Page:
4. Do you give alot of thought, to the "point of attack" ...the point at which you have the character enter the scene? Is it usually at an entry point, mid point or exit point of a scene? Any rule of thumb?
Ah, these are screenplay terms. In general, the setup for a scene is at least one character. The other characters enter based solely on the storyline for the scene. So, in my way of looking at scenes, I have a scene input and a scene output. The point is the input and the output. The stuff in between is the storyline. That storyline must fit into the plot, and that plot must fit into the theme. So they enter and exit just based on these points. I'm not sure I can be more general than that. Let me use the example of the very first chapter and scene of Daemon. We have Aksinya conjuring a demon. The scene is set. Aksinya goes about her business and you have a demon. The input of the scene is Aksinya's sorcery. The output is the contract with the demon. The demon appears at just the important point in the scene. His appearance supports the storyline, plot, and theme.
5. How much attention to you give to the "back story" or exposition? that is... elements of the character's biography that are crucial to the story developing?
Obviously, good (believable) novel & screenplays contains back story because every believable character brings a certain amount of baggage to a drama.
I want to give these details through mostly dialog with other characters. In other words, you get it when the other characters in the novel get it. This goes back to my point that I want my readers to know as much as the characters in the story know. I don't like omniscient storylines. In Daemon, at the beginning, I do give you some information about Aksinya's back story as description--that's because the reader needs some tangible info to set the scene. Note, I don't give you anything about he demon except external description. And all you get from that point is almost 100% external description and dialog. Thus in dialog, you learn so much more about Aksinya. That's the trick, every time she opens her mouth, you learn a little more about her. Some of it is back story. Some is mundane, but you find out what moves her soul.
6. What are some effective ways of weaving different scenes and storylines together?
Wow, this is a very hard question to answer. The primary means is through the characters themselves. The last time I addressed comments, there were some wonderful points about items--things. I said watch for them in the development of the novel. Items, like those mentioned before--we will see a bookstand becomes an item that weaves the scenes and storylines together. A crucifix will do the same. Aksinya's mother's dresses. Sorcery weaves together the overall scenes and storyline. The idea of temptation. Like the multiple levels of the plot that I am trying to write into this novel, the multiple characters, items, and ideas provide the glue that holds the scenes and storyline together.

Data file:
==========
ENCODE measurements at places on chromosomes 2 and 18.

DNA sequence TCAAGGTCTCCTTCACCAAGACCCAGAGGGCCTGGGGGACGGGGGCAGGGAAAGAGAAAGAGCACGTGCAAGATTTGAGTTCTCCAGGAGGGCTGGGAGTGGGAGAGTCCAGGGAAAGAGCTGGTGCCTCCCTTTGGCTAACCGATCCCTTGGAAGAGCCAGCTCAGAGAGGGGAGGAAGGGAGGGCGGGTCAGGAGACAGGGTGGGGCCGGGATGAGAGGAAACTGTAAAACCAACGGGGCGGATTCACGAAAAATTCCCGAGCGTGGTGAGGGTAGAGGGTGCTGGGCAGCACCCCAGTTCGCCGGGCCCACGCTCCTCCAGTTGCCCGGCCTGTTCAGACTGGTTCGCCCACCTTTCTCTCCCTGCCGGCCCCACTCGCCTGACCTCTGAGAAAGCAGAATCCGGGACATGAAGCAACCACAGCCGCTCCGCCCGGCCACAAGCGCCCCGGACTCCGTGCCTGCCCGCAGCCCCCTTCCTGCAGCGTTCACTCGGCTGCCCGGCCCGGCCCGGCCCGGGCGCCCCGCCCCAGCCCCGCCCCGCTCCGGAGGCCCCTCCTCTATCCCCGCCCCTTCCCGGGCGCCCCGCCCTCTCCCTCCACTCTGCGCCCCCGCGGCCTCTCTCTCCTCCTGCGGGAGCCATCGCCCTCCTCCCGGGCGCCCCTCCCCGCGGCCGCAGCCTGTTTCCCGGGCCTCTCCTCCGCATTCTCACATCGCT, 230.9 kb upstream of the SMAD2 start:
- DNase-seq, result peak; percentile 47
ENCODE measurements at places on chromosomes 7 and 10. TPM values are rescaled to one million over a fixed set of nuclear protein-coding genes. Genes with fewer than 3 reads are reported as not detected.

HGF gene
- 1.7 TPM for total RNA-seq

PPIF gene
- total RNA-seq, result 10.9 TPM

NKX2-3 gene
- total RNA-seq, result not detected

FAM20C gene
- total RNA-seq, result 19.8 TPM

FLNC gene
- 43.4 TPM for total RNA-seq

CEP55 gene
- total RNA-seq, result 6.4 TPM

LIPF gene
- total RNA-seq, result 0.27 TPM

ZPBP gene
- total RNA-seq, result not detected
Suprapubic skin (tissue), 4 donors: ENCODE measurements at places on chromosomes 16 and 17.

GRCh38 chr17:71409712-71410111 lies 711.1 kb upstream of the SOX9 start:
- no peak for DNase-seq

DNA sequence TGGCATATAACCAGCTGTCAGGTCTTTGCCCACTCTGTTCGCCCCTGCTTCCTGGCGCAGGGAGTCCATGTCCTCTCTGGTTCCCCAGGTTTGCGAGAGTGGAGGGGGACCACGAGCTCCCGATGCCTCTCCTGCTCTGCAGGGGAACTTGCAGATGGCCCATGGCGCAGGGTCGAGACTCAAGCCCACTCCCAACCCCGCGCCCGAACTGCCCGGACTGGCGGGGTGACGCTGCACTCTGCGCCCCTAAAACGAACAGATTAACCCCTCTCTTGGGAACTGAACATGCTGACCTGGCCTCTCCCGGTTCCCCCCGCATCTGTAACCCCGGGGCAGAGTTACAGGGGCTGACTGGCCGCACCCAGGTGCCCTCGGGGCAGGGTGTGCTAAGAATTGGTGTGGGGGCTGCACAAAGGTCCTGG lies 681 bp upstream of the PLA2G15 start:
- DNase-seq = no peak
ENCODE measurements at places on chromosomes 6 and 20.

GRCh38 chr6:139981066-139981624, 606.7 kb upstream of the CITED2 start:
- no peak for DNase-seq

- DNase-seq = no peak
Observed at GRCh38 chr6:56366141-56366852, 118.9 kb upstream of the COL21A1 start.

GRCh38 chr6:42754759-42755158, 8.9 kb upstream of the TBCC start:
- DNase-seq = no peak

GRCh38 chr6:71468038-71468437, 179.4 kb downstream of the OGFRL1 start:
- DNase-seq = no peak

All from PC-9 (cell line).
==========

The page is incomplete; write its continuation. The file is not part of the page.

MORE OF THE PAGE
7. Do you have a preferred technique for revealing facts about a person...ie, props, clothing, makeup, language (accent), behavior, musing, dialogue?.
I love to use language differences to bring out compelling things about a person. The wrapper is important to me, but not as important as the words. When Aksinya tells the demon to "shut up," you know he has touched a nerve. I don't have to have her say anything else.
I suspect most back story, however, is conveyed through dialogue. After all, good exposition doesn't stick out...it is presented in a believable context.
Yes, great observation. Mostly through dialog, some through description.
(Suspect it's easy to overload the reader with too much information.)
I'm not sure that is possible with dialog. It is certainly possible with description. The point of dialog is that it is ultimately entertaining. Just as we like to discuss subjects, readers like to eavesdrop on the character's discussions. If the dialog is entertaining, the reader won't care how much information you are pumping out. In fact, the information flow can be enormous and as long as the reader is entertained with the repartee, they won't get tired of it. For example, in the last bit of dialog between Aksinya and the demon, I laid a bunch of heavy stuff on the reader.
“No! I haven’t rejected Him. I believe in Him. How could I not believe—I’ve seen demons. If there are demons, there is God.” She glanced down, “I don’t trust Him. I knew He would fail me. I didn’t expect you to fail me or my own strength to fail me.”
Asmodeus picked his teeth with a claw, “I didn’t fail you—you called me too late. You failed, Countess Aksinya Andreiovna Golitsyna. I didn’t fail and that guy didn’t fail—you failed. Come, you’ve seen her. Now is the time to go.”